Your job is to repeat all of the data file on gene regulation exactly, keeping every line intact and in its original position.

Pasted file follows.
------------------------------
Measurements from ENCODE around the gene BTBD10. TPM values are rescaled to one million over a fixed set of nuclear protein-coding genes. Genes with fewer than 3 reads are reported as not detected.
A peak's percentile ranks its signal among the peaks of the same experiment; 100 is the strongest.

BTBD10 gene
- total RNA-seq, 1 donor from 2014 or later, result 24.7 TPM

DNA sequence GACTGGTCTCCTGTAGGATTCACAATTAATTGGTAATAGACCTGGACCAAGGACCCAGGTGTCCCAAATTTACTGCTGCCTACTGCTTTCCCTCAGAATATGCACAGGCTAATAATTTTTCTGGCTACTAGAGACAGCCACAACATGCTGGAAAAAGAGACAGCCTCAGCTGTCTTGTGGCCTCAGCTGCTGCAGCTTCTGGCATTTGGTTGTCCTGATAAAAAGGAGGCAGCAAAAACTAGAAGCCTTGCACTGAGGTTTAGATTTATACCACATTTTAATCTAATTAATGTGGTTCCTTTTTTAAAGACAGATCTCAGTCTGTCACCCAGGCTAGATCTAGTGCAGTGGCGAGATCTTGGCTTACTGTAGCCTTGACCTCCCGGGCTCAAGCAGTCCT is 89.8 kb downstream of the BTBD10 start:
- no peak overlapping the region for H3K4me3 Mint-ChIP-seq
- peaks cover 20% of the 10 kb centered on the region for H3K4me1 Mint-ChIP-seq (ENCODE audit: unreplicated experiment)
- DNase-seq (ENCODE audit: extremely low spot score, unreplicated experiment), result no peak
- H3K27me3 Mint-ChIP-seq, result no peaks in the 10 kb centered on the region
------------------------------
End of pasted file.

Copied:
Measurements from ENCODE around the gene BTBD10. TPM values are rescaled to one million over a fixed set of nuclear protein-coding genes. Genes with fewer than 3 reads are reported as not detected.
A peak's percentile ranks its signal among the peaks of the same experiment; 100 is the strongest.

BTBD10 gene
- total RNA-seq, 1 donor from 2014 or later, result 24.7 TPM

DNA sequence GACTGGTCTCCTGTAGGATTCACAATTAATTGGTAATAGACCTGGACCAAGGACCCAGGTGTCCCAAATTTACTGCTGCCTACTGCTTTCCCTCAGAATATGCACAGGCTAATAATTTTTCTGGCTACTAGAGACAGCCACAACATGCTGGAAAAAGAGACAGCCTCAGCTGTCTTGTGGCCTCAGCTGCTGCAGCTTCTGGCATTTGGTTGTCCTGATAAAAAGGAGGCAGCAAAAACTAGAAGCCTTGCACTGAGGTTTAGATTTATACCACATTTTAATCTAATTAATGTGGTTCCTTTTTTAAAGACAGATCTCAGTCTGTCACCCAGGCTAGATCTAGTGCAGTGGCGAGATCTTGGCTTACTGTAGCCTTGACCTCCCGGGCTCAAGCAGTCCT is 89.8 kb downstream of the BTBD10 start:
- no peak overlapping the region for H3K4me3 Mint-ChIP-seq
- peaks cover 20% of the 10 kb centered on the region for H3K4me1 Mint-ChIP-seq (ENCODE audit: unreplicated experiment)
- DNase-seq (ENCODE audit: extremely low spot score, unreplicated experiment), result no peak
- H3K27me3 Mint-ChIP-seq, result no peaks in the 10 kb centered on the region